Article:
Page:Popular Science Monthly Volume 80.djvu/138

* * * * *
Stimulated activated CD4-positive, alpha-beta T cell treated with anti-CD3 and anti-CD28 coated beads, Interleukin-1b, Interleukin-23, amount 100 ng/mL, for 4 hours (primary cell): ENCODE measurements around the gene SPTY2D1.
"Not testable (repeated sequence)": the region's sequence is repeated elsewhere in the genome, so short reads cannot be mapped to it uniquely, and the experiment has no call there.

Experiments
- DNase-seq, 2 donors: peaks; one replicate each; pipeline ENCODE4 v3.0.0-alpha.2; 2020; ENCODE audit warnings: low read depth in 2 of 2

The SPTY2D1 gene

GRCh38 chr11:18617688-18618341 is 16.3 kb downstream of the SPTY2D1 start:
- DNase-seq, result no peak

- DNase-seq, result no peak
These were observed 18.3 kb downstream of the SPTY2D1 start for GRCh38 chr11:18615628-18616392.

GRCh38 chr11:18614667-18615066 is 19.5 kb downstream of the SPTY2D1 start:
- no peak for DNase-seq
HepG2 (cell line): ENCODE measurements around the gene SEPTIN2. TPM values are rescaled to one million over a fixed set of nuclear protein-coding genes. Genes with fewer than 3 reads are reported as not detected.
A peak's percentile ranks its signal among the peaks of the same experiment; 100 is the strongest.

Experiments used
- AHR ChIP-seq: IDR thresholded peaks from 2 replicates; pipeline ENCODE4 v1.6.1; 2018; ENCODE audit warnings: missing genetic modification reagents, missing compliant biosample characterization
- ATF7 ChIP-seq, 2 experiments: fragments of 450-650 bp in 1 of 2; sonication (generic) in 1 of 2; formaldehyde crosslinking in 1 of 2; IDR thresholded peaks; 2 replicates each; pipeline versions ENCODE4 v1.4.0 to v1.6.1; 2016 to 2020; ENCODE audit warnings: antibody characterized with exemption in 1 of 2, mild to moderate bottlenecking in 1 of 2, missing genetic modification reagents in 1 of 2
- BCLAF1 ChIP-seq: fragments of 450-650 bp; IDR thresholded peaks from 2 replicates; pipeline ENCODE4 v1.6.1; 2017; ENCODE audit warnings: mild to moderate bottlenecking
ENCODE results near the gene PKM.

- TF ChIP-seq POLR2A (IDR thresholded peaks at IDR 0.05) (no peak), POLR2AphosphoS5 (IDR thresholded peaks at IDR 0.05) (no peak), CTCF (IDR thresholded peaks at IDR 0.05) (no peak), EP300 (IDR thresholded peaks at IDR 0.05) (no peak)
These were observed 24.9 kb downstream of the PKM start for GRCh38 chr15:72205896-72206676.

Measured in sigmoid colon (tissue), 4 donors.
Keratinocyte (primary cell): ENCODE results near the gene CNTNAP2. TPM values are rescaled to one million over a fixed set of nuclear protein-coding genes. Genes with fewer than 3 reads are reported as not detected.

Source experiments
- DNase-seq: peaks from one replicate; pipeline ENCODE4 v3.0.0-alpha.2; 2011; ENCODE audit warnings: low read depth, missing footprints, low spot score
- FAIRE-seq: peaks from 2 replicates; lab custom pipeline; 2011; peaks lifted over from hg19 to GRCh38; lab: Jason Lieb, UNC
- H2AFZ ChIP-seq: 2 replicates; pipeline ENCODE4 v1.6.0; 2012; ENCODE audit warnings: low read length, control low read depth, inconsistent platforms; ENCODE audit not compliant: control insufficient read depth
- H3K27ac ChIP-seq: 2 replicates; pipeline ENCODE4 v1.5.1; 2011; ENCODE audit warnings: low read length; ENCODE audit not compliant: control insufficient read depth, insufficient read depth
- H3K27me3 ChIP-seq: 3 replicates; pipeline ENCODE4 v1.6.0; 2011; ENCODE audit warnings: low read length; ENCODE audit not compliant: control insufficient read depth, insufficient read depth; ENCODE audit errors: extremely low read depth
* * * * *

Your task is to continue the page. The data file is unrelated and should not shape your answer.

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over this great region, for on the whole the most rain falls when it is most needed for agriculture. A different seasonal distribution of precipitation would banish agriculture from thousands of acres of land which are to-day giving our farmers good crop returns. The fact did not escape the watchful eye of Captain Lewis that the rainfall of the warmer months over the region which he crossed is essentially spasmodic and "patchy" in character, i. e., is of the shower or thunderstorm type, as contrasted with the more general and widespread rains and clouds of the large storms which characterize the winter months over the country as a whole. It is this very peculiarity of "patchiness" of the warm-season rains which renders them disappointing to the farmers whose crops are suffering from drought. A half-hour shower, covering perhaps a very small portion of a state, is a terribly exasperating occurrence to those whose lands are "screaming for water," but are outside of the limited area covered by the rain. Further, the fact that there is "very little rain or snow either winter or summer," is a sufficient emphasis on the general decrease in the rainfall to the west of the Mississippi River, which is so marked a feature on our mean annual rainfall maps. Captain Lewis paid particular attention to thunderstorms, in which, probably because of their violence, he seems to have been much interested. On April 1, 1805, he wrote, "I have observed that all thunder clouds in the western part of the continent proceed from the westerly quarter, as they do in the Atlantic states." This is perhaps the first specific mention of this important meteorological fact. On May 18, 1805, the record states: "We have had scarcely any thunder and lightning; the clouds are generally white, and accompanied with wind only." This we may take to indicate that the season of maximum thunderstorm activity had not begun, the clouds were doubtless our typical summer cumulus clouds, which, being best developed when the wind is strongest, i. e., in the warmer hours, are often called "wind clouds." A thunderstorm which occurred on June 27, 1805, receives special mention. This storm lasted two hours and a half, and was accompanied by hail about the size of pigeons' eggs, which covered the ground to the depth of 112 inches. Some of the hail-stones rebounded from the ground to a height of 10 or 12 feet. Several of the men were knocked down and bruised; some got under the canoe for protection, and others covered their heads. One hail-stone weighed 3 ounces and measured 7 inches in circumference. The stones were generally round, and perfectly solid. Captain Lewis adds: "I am convinced that if one of these had struck a man on his naked head it would certainly have fractured his skull." On July 6, 1805, another thunderstorm brought hail which covered the ground and was near the size of musket balls. One blackbird was seen to be killed by the hail,